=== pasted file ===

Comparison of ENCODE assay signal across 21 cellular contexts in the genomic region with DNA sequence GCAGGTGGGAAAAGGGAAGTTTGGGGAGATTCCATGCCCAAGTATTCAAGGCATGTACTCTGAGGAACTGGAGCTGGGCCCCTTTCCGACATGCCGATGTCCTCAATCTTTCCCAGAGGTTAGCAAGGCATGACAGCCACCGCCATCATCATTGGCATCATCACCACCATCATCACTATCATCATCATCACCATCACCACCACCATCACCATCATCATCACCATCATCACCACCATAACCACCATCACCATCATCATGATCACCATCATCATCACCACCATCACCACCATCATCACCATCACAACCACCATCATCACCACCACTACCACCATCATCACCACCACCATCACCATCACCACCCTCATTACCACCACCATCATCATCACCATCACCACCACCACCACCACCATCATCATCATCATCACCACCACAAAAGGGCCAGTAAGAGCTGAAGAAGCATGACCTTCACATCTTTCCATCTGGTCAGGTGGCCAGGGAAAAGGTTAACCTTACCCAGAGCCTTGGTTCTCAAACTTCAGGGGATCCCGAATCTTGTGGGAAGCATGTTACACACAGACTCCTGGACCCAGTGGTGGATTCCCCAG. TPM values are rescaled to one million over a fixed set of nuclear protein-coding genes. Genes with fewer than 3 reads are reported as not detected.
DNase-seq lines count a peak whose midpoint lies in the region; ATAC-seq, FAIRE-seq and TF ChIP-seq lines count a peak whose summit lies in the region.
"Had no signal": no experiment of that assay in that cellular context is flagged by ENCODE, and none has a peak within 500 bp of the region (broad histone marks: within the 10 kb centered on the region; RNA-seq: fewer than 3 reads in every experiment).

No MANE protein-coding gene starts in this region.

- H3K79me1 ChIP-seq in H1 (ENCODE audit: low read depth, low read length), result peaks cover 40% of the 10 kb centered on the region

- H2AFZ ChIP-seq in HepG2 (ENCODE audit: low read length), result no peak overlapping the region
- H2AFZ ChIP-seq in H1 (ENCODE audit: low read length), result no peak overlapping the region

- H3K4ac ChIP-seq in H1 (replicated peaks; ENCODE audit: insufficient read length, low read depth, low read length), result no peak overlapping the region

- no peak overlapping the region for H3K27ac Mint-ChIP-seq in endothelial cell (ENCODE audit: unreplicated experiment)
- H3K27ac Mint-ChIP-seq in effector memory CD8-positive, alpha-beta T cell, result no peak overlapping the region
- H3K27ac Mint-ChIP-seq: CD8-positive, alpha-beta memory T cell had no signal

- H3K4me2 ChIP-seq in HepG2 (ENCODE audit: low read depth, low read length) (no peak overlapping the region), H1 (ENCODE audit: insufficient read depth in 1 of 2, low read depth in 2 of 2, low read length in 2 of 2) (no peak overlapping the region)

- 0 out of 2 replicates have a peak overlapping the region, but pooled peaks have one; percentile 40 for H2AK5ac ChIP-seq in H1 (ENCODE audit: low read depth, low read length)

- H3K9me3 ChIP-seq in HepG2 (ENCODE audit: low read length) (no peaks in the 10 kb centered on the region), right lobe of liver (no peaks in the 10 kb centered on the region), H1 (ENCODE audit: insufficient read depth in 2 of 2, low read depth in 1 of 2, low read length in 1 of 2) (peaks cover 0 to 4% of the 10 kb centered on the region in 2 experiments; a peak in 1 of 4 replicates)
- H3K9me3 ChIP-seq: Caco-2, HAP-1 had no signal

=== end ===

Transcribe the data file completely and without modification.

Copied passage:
Comparison of ENCODE assay signal across 21 cellular contexts in the genomic region with DNA sequence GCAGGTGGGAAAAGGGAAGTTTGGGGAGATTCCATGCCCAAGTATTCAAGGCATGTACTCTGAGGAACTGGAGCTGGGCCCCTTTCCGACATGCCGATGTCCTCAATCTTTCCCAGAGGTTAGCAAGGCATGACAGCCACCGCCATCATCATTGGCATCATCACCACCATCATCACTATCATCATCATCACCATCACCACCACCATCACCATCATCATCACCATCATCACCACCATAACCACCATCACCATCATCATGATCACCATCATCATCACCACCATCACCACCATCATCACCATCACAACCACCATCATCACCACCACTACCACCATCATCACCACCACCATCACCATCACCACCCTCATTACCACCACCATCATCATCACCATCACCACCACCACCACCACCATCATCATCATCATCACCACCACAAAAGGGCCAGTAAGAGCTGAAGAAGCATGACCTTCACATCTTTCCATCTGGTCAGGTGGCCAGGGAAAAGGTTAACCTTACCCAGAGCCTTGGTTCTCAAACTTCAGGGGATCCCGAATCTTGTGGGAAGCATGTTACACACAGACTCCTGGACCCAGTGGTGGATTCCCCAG. TPM values are rescaled to one million over a fixed set of nuclear protein-coding genes. Genes with fewer than 3 reads are reported as not detected.
DNase-seq lines count a peak whose midpoint lies in the region; ATAC-seq, FAIRE-seq and TF ChIP-seq lines count a peak whose summit lies in the region.
"Had no signal": no experiment of that assay in that cellular context is flagged by ENCODE, and none has a peak within 500 bp of the region (broad histone marks: within the 10 kb centered on the region; RNA-seq: fewer than 3 reads in every experiment).

No MANE protein-coding gene starts in this region.

- H3K79me1 ChIP-seq in H1 (ENCODE audit: low read depth, low read length), result peaks cover 40% of the 10 kb centered on the region

- H2AFZ ChIP-seq in HepG2 (ENCODE audit: low read length), result no peak overlapping the region
- H2AFZ ChIP-seq in H1 (ENCODE audit: low read length), result no peak overlapping the region

- H3K4ac ChIP-seq in H1 (replicated peaks; ENCODE audit: insufficient read length, low read depth, low read length), result no peak overlapping the region

- no peak overlapping the region for H3K27ac Mint-ChIP-seq in endothelial cell (ENCODE audit: unreplicated experiment)
- H3K27ac Mint-ChIP-seq in effector memory CD8-positive, alpha-beta T cell, result no peak overlapping the region
- H3K27ac Mint-ChIP-seq: CD8-positive, alpha-beta memory T cell had no signal

- H3K4me2 ChIP-seq in HepG2 (ENCODE audit: low read depth, low read length) (no peak overlapping the region), H1 (ENCODE audit: insufficient read depth in 1 of 2, low read depth in 2 of 2, low read length in 2 of 2) (no peak overlapping the region)

- 0 out of 2 replicates have a peak overlapping the region, but pooled peaks have one; percentile 40 for H2AK5ac ChIP-seq in H1 (ENCODE audit: low read depth, low read length)

- H3K9me3 ChIP-seq in HepG2 (ENCODE audit: low read length) (no peaks in the 10 kb centered on the region), right lobe of liver (no peaks in the 10 kb centered on the region), H1 (ENCODE audit: insufficient read depth in 2 of 2, low read depth in 1 of 2, low read length in 1 of 2) (peaks cover 0 to 4% of the 10 kb centered on the region in 2 experiments; a peak in 1 of 4 replicates)
- H3K9me3 ChIP-seq: Caco-2, HAP-1 had no signal